Edwards Stumps in Native S.C., Faces Uphill Climb
Posted January 9, 2008
CLEMSON, S.C. — Democratic presidential candidate John Edwards returned "home" Wednesday, appearing at a Clemson University rally to re-energize supporters after his third-place finish in the New Hampshire primary.
Students presented Edwards, who was born in a mill village in nearby Seneca and attended Clemson for a year before transferring to North Carolina State University, with an orange Clemson Tigers jersey with his name and the numeral 1 on the back.
“I'll never forget where I come from,” Edwards said, telling the crowd how happy he was to be back in the South.
Polls place Edwards a distant third in South Carolina behind Illinois Sen. Barack Obama and New York Sen. Hillary Clinton.
Clinton captured the New Hampshire primary Tuesday, followed by Obama and Edwards. Obama topped Edwards in Iowa last week, with Clinton finishing third.
Despite his two losses, Edwards said he intended to remain in the race and work to capture the Democratic nomination. He exhorted the college students to get involved in the election and to help him win the Jan. 26 South Carolina primary as he did in his 2004 campaign.
"There are 48 states left to go, and your voice is going to be heard," he said.
Clemson political science professor Bruce Ransom said South Carolina is a must-win situation for Edwards.
"Regardless of what he says about going the distance, it's a do or die. He has to have a victory," Ransom said. "South Carolina should be the best place for him to make that inroad, and if it doesn't happen here, then you have to say, 'Where can it happen?'"
Although Edwards discounted the do-or-die talk, he called South Carolina "enormously important" to his campaign.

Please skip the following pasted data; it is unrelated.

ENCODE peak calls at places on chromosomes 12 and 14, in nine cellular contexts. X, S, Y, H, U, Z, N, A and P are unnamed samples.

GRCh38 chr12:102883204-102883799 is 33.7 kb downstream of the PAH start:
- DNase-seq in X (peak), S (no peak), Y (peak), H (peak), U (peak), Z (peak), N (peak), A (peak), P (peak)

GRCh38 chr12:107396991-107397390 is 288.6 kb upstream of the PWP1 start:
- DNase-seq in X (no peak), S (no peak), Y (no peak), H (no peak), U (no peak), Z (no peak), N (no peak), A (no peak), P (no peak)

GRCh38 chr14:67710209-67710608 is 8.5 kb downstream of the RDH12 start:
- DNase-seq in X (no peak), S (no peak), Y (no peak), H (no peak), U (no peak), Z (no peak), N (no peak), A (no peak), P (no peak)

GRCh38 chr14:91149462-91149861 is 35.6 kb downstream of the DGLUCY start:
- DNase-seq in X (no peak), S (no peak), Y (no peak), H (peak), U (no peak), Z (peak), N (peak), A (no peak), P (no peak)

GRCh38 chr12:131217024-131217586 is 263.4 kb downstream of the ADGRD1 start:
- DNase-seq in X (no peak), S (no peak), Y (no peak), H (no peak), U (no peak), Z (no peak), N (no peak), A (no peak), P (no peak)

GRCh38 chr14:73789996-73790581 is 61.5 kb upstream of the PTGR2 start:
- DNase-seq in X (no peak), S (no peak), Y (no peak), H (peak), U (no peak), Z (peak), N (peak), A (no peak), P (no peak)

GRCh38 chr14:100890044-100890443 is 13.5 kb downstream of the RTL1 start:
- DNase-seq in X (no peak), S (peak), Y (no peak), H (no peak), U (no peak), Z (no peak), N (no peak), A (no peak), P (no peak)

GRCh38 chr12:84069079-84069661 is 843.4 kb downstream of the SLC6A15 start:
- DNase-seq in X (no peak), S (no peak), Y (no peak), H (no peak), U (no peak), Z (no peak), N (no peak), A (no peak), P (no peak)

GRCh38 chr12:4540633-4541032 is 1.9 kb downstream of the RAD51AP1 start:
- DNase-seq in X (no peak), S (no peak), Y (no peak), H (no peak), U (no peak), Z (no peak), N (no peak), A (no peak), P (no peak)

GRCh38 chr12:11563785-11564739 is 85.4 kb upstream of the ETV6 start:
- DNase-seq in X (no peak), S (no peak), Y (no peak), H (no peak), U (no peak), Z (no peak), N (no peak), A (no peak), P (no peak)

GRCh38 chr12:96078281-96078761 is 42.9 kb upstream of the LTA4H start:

"It's the first time we've had a primary in the South. It's the first time we've had a primary with a large African-American population," he said. "I'm making certain that voters in the African-American community know what it is I want to do – to create jobs (and) universal health care, to make sure people know we're lifting families out of poverty.
"No one has been more vocal about the two Americas and creating one America than I have."
The African-American community helped Edwards win in South Carolina four years ago, but Ransom said he doesn't have that same support this time around.
"The door is open, but the challenge is still there of having to connect, having to resonate. We'll see, but he's at a disadvantage," Ransom said.
Edwards told the crowd at Clemson about his grandparents' and his father's working in textile mills across the region for years so that he could have a better life.
"They did it so that they left this country that they loved so much better than they found it," he said. "That is the great responsibility that all of us have, to our children, to our grandchildren, to ensure that we leave them a better life than we had.
"We have work to meet that responsibility."
Edwards related stories of struggling middle-class families, homeless veterans, children growing up hungry and a West Virginia man who couldn't speak for 50 years because he was uninsured and couldn't afford an operation to repair his cleft palate.
"The United States of America is better than this," he said. "We have to give voice to all those in this country who have no voice, to the millions of Americans ... whose voices are being drowned out by lobbyists in Washington, by big-money interests in Washington."
The campaign centers on reaching out to the middle class. Skeptics said the successful lawyer's strategy is phony, but others called his life story inspirational.
"I think there's two ways you can look at it. Maybe he's disconnected from the way he grew up because he's a multimillionaire now, but on the other hand, you can look at it and say, 'He's really doing it,'" Clemson student Matt McAllister said.
Edwards attended a second rally Wednesday evening in Columbia and planned to volunteer at a Charleston food bank on Thursday.
His parents didn't make the trip to South Carolina with him. Campaign officials said they were exhausted after campaigning in New Hampshire in recent days.